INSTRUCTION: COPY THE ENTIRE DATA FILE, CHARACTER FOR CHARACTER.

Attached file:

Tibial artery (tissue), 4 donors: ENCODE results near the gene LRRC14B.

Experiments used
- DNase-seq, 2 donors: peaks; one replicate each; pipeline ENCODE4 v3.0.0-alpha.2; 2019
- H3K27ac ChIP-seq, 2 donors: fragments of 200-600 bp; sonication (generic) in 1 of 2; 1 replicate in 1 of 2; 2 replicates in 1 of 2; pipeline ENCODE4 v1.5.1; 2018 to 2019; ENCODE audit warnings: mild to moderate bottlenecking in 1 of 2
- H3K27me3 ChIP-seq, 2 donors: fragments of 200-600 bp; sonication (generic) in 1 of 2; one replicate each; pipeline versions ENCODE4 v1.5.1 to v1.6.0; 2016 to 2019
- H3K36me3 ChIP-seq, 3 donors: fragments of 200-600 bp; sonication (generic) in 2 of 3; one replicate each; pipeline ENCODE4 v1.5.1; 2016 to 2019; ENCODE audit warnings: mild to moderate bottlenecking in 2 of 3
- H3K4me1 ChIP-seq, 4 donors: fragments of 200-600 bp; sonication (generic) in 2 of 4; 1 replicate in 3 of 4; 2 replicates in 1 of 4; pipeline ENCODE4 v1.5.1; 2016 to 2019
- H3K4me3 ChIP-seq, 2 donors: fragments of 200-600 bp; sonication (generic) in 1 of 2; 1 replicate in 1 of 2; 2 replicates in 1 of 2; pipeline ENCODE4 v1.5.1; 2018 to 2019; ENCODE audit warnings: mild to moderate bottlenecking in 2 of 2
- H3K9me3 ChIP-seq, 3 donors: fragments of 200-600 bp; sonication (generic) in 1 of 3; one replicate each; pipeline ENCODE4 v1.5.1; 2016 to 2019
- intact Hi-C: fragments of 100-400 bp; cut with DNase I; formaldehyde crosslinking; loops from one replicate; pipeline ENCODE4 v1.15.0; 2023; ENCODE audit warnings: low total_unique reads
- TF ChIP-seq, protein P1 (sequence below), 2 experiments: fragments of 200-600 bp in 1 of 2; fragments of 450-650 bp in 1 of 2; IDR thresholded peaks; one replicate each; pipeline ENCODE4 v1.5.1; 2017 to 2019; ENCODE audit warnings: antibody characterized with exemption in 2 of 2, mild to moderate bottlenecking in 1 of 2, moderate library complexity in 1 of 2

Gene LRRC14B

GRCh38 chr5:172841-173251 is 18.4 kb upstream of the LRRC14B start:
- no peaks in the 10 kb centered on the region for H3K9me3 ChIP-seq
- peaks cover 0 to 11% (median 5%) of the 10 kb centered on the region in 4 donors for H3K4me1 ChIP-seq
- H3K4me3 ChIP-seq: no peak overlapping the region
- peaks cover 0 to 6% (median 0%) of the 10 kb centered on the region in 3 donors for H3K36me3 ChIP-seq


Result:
Tibial artery (tissue), 4 donors: ENCODE results near the gene LRRC14B.

Experiments used
- DNase-seq, 2 donors: peaks; one replicate each; pipeline ENCODE4 v3.0.0-alpha.2; 2019
- H3K27ac ChIP-seq, 2 donors: fragments of 200-600 bp; sonication (generic) in 1 of 2; 1 replicate in 1 of 2; 2 replicates in 1 of 2; pipeline ENCODE4 v1.5.1; 2018 to 2019; ENCODE audit warnings: mild to moderate bottlenecking in 1 of 2
- H3K27me3 ChIP-seq, 2 donors: fragments of 200-600 bp; sonication (generic) in 1 of 2; one replicate each; pipeline versions ENCODE4 v1.5.1 to v1.6.0; 2016 to 2019
- H3K36me3 ChIP-seq, 3 donors: fragments of 200-600 bp; sonication (generic) in 2 of 3; one replicate each; pipeline ENCODE4 v1.5.1; 2016 to 2019; ENCODE audit warnings: mild to moderate bottlenecking in 2 of 3
- H3K4me1 ChIP-seq, 4 donors: fragments of 200-600 bp; sonication (generic) in 2 of 4; 1 replicate in 3 of 4; 2 replicates in 1 of 4; pipeline ENCODE4 v1.5.1; 2016 to 2019
- H3K4me3 ChIP-seq, 2 donors: fragments of 200-600 bp; sonication (generic) in 1 of 2; 1 replicate in 1 of 2; 2 replicates in 1 of 2; pipeline ENCODE4 v1.5.1; 2018 to 2019; ENCODE audit warnings: mild to moderate bottlenecking in 2 of 2
- H3K9me3 ChIP-seq, 3 donors: fragments of 200-600 bp; sonication (generic) in 1 of 3; one replicate each; pipeline ENCODE4 v1.5.1; 2016 to 2019
- intact Hi-C: fragments of 100-400 bp; cut with DNase I; formaldehyde crosslinking; loops from one replicate; pipeline ENCODE4 v1.15.0; 2023; ENCODE audit warnings: low total_unique reads
- TF ChIP-seq, protein P1 (sequence below), 2 experiments: fragments of 200-600 bp in 1 of 2; fragments of 450-650 bp in 1 of 2; IDR thresholded peaks; one replicate each; pipeline ENCODE4 v1.5.1; 2017 to 2019; ENCODE audit warnings: antibody characterized with exemption in 2 of 2, mild to moderate bottlenecking in 1 of 2, moderate library complexity in 1 of 2

Gene LRRC14B

GRCh38 chr5:172841-173251 is 18.4 kb upstream of the LRRC14B start:
- no peaks in the 10 kb centered on the region for H3K9me3 ChIP-seq
- peaks cover 0 to 11% (median 5%) of the 10 kb centered on the region in 4 donors for H3K4me1 ChIP-seq
- H3K4me3 ChIP-seq: no peak overlapping the region
- peaks cover 0 to 6% (median 0%) of the 10 kb centered on the region in 3 donors for H3K36me3 ChIP-seq